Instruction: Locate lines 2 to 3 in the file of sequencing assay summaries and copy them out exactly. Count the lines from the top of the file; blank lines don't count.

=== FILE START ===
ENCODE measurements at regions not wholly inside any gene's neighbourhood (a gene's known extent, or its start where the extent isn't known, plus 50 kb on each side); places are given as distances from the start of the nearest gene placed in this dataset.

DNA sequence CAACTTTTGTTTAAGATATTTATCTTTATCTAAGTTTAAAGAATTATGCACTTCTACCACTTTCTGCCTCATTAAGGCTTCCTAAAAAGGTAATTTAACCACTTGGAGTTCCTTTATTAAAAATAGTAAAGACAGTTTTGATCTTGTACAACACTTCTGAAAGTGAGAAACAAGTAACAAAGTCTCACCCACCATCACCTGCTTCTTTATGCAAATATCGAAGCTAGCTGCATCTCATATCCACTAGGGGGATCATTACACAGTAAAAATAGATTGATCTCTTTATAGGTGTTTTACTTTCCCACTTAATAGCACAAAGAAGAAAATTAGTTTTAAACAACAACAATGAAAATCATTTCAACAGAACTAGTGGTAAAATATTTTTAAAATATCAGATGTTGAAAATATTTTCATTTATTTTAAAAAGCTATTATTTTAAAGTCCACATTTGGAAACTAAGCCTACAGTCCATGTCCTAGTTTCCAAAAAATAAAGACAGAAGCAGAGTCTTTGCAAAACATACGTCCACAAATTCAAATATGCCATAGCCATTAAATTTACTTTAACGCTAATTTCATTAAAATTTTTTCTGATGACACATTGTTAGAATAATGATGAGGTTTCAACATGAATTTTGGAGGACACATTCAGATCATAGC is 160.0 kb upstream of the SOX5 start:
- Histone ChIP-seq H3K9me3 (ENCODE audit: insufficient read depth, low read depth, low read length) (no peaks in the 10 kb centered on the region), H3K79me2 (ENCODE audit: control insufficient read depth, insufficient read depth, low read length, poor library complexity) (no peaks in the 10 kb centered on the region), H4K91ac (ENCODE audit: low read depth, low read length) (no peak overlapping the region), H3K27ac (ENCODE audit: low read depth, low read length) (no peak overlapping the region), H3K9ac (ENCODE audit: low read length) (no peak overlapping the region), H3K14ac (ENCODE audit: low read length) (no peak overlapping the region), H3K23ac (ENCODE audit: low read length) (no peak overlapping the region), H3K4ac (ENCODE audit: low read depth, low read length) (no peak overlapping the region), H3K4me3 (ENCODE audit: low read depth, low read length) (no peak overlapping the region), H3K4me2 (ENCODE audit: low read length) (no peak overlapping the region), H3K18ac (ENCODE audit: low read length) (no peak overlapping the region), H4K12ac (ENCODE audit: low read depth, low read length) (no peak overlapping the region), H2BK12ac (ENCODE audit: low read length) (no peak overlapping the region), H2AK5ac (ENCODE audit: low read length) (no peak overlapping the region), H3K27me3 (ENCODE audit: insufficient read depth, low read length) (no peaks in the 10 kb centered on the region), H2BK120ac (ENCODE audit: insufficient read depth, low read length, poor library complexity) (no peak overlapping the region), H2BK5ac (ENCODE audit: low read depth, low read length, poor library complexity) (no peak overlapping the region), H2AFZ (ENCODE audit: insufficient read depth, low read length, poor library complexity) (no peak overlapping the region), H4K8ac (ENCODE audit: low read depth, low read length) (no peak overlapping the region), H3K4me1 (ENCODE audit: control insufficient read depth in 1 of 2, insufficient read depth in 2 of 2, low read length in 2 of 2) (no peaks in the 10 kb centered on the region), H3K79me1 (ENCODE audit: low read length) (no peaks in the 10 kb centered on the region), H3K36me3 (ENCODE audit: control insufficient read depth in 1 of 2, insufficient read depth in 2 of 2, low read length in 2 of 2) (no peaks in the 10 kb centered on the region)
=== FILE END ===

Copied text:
DNA sequence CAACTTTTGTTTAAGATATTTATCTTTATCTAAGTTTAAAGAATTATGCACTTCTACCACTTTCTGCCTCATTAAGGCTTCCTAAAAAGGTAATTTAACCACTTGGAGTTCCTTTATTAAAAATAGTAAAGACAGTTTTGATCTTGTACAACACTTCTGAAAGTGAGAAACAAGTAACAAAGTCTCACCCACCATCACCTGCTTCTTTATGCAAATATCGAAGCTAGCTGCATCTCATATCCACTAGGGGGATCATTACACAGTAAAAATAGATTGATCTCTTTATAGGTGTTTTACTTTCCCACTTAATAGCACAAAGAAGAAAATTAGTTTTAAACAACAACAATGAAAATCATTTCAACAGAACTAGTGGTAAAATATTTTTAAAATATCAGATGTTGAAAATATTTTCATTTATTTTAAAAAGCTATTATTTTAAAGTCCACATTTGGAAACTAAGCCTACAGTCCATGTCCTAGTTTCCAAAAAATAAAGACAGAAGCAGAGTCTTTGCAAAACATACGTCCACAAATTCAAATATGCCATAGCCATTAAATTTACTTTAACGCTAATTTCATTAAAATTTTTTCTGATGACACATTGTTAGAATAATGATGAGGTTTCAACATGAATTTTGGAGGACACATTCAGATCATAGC is 160.0 kb upstream of the SOX5 start:
- Histone ChIP-seq H3K9me3 (ENCODE audit: insufficient read depth, low read depth, low read length) (no peaks in the 10 kb centered on the region), H3K79me2 (ENCODE audit: control insufficient read depth, insufficient read depth, low read length, poor library complexity) (no peaks in the 10 kb centered on the region), H4K91ac (ENCODE audit: low read depth, low read length) (no peak overlapping the region), H3K27ac (ENCODE audit: low read depth, low read length) (no peak overlapping the region), H3K9ac (ENCODE audit: low read length) (no peak overlapping the region), H3K14ac (ENCODE audit: low read length) (no peak overlapping the region), H3K23ac (ENCODE audit: low read length) (no peak overlapping the region), H3K4ac (ENCODE audit: low read depth, low read length) (no peak overlapping the region), H3K4me3 (ENCODE audit: low read depth, low read length) (no peak overlapping the region), H3K4me2 (ENCODE audit: low read length) (no peak overlapping the region), H3K18ac (ENCODE audit: low read length) (no peak overlapping the region), H4K12ac (ENCODE audit: low read depth, low read length) (no peak overlapping the region), H2BK12ac (ENCODE audit: low read length) (no peak overlapping the region), H2AK5ac (ENCODE audit: low read length) (no peak overlapping the region), H3K27me3 (ENCODE audit: insufficient read depth, low read length) (no peaks in the 10 kb centered on the region), H2BK120ac (ENCODE audit: insufficient read depth, low read length, poor library complexity) (no peak overlapping the region), H2BK5ac (ENCODE audit: low read depth, low read length, poor library complexity) (no peak overlapping the region), H2AFZ (ENCODE audit: insufficient read depth, low read length, poor library complexity) (no peak overlapping the region), H4K8ac (ENCODE audit: low read depth, low read length) (no peak overlapping the region), H3K4me1 (ENCODE audit: control insufficient read depth in 1 of 2, insufficient read depth in 2 of 2, low read length in 2 of 2) (no peaks in the 10 kb centered on the region), H3K79me1 (ENCODE audit: low read length) (no peaks in the 10 kb centered on the region), H3K36me3 (ENCODE audit: control insufficient read depth in 1 of 2, insufficient read depth in 2 of 2, low read length in 2 of 2) (no peaks in the 10 kb centered on the region)